K-12 Health Insurance: Evaluating the Financial Impact of Establishing a Consolidated K-12 Health Insurance Plan
Depending on the plan design, consolidating K-12 health insurance plans for the 101 districts in our sample could save an estimated $63 million a year. Specifically, consolidation would generate an estimated $38 million in annual savings through increased plan efficiencies regardless of plan design. Additionally, consolidation would also generate $25 million a year in savings for districts by shifting costs to employees. Also, we found that joining the state employee health plan is just one of several consolidation options available and that any savings from consolidation would be realized by school districts unless a mechanism is developed to transfer them to the state. The Legislature has several decisions to make regarding the implementation and savings associated with consolidating K-12 health insurance statewide. For example, the Legislature would need to decide whether the state or school districts keep the potential savings from consolidation and would need to make several other key decisions that could affect how much is saved. We also noted that the time needed to implement a consolidated K-12 health insurance plan and several other factors will make it difficult for the state to achieve savings outlined in the Governor’s Budget. Finally, we identified two other issues that should be considered if the state decides to consolidate K-12 health insurance.
K-12 Federal Education Funds: Evaluating the Costs and Benefits Associated with K-12 Federal Education Funding
In terms of benefits, Kansas received about $507 million in K-12 education funding from the federal government in school year 2015-16. The main purposes of the six federal K-12 programs we reviewed are to help disadvantaged students and to provide funds for additional school services. These programs give districts significant discretion in how they spend federal K-12 funds. The 10 districts we reviewed in detail spent most of these funds on staff compensation.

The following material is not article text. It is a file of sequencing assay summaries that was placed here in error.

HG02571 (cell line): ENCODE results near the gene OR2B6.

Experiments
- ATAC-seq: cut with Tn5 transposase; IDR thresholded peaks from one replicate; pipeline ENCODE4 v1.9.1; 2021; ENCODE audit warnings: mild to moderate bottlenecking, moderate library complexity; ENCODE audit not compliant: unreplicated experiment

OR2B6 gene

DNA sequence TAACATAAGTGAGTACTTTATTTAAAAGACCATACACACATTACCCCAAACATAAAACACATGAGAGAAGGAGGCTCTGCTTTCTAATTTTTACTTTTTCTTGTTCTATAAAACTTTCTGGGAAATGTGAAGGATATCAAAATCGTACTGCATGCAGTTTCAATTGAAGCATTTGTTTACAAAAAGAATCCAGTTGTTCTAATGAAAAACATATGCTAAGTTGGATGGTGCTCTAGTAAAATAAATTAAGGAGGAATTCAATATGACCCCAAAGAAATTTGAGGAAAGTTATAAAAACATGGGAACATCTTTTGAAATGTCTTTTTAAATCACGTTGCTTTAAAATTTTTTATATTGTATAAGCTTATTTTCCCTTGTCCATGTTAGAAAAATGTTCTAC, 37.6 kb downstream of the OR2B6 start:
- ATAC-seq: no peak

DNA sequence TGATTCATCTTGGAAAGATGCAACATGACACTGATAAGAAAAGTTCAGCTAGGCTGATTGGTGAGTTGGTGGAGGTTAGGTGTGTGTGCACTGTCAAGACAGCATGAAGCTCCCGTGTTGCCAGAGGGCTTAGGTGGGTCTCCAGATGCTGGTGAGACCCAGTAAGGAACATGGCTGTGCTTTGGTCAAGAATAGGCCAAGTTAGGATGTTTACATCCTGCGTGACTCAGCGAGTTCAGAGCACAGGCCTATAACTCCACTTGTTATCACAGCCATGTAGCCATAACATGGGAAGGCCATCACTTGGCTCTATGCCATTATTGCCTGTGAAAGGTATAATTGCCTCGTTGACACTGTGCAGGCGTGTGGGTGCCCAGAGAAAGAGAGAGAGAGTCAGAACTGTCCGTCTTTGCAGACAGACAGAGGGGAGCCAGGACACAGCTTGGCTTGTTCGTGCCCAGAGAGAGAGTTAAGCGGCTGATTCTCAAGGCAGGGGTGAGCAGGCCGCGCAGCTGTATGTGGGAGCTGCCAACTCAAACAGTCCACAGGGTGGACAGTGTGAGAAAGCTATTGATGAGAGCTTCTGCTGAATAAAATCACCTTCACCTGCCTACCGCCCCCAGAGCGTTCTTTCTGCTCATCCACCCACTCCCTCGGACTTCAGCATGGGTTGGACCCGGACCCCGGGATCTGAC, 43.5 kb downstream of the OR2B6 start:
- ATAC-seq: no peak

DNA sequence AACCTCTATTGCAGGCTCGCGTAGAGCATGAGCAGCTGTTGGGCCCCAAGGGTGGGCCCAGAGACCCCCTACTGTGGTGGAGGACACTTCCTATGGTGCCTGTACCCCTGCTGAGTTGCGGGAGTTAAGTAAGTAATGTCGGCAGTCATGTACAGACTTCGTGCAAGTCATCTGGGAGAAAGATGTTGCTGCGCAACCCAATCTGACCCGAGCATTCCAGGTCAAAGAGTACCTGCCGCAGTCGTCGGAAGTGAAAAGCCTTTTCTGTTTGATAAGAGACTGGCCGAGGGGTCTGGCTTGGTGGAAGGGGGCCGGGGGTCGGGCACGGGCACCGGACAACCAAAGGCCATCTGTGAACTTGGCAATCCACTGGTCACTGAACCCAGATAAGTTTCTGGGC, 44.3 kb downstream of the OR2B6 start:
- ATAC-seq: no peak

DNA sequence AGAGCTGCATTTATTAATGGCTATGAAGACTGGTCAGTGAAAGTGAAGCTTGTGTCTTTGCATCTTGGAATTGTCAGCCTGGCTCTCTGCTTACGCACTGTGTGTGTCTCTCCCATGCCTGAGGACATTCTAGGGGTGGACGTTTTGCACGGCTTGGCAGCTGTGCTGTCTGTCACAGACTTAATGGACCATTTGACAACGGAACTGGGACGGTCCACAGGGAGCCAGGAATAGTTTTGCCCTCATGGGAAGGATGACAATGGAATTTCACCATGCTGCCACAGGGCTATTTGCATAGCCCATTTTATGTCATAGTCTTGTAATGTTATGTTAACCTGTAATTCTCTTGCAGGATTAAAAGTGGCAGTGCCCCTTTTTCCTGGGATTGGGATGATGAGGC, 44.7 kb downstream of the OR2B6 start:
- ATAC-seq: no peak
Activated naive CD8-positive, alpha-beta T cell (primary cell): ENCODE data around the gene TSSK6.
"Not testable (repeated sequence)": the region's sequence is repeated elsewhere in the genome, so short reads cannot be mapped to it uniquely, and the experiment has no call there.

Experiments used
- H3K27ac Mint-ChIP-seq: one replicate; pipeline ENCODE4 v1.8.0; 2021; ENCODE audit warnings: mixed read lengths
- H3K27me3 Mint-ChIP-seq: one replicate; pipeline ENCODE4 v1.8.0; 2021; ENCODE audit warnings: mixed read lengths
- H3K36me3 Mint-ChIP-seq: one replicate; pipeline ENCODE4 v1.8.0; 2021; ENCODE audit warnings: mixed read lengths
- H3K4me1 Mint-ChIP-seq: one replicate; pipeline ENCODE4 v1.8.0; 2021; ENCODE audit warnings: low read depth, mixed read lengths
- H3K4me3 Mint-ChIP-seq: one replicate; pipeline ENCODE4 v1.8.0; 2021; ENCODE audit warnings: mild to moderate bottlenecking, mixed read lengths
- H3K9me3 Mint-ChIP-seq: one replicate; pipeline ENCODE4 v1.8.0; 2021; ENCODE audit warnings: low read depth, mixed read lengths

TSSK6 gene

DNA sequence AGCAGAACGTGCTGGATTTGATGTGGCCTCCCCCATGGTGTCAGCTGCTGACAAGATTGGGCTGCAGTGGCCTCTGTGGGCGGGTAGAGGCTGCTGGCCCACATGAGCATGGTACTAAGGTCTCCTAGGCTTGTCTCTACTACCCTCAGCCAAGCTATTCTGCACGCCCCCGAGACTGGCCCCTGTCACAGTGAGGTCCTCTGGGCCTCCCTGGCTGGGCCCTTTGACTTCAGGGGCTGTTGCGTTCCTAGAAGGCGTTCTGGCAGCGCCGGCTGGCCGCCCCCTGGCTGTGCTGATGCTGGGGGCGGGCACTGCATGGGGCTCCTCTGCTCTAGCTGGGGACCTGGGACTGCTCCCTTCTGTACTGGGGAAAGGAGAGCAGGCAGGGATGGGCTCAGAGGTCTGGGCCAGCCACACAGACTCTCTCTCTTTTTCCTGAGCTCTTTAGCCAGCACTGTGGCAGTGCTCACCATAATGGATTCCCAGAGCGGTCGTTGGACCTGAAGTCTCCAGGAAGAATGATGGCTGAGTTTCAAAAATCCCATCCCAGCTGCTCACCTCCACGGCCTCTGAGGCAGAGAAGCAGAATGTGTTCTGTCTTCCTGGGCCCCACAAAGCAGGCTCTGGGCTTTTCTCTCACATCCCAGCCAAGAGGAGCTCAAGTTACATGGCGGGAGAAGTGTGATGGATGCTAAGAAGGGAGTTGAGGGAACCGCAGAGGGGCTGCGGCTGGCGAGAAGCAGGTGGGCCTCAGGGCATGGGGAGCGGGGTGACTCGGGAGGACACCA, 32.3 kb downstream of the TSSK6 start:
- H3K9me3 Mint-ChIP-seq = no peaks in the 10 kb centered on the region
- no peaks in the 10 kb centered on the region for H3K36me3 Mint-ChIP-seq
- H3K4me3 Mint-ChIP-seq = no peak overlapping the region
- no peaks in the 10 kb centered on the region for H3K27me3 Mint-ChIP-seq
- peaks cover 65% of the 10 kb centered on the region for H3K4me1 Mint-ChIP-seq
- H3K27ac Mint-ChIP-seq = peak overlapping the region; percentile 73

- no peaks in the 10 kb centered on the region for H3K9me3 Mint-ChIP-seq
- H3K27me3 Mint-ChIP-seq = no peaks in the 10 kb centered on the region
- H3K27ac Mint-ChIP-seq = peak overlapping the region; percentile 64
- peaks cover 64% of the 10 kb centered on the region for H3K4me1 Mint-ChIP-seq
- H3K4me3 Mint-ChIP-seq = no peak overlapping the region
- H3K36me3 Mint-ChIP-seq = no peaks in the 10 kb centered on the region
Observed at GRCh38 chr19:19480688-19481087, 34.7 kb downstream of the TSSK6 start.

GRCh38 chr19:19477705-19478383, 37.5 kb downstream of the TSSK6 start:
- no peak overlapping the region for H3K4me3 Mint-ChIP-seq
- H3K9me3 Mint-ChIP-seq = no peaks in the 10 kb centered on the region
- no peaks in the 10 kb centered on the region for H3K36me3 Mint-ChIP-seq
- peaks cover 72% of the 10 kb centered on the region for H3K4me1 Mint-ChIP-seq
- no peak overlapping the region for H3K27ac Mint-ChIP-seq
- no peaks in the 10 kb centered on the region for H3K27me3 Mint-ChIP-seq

In terms of costs and obligations, we found accepting federal funds can limit budget flexibility because of maintenance of effort requirements. Additionally, by accepting federal funds, the state agrees to adopt the federal government’s K-12 education initiatives. Federal K-12 programs also impose some administrative requirements, but the cost of meeting these requirements is minimal and can be paid for with federal funds. Finally, only the National School Lunch Program imposes operational costs on school districts through its increased nutritional standards.
In comparing the benefits of accepting federal funds with the costs and obligations, we found the administrative and operational costs are small compared to the amount school districts receive. In addition, school administrators overwhelmingly reported the costs associated with federal funding were worth the benefits. However, we could not objectively quantify or compare the budget and policy restrictions that come with accepting federal funds to the benefits. Finally, opting out of federal funding would result in increased state and local costs or reduced services for students.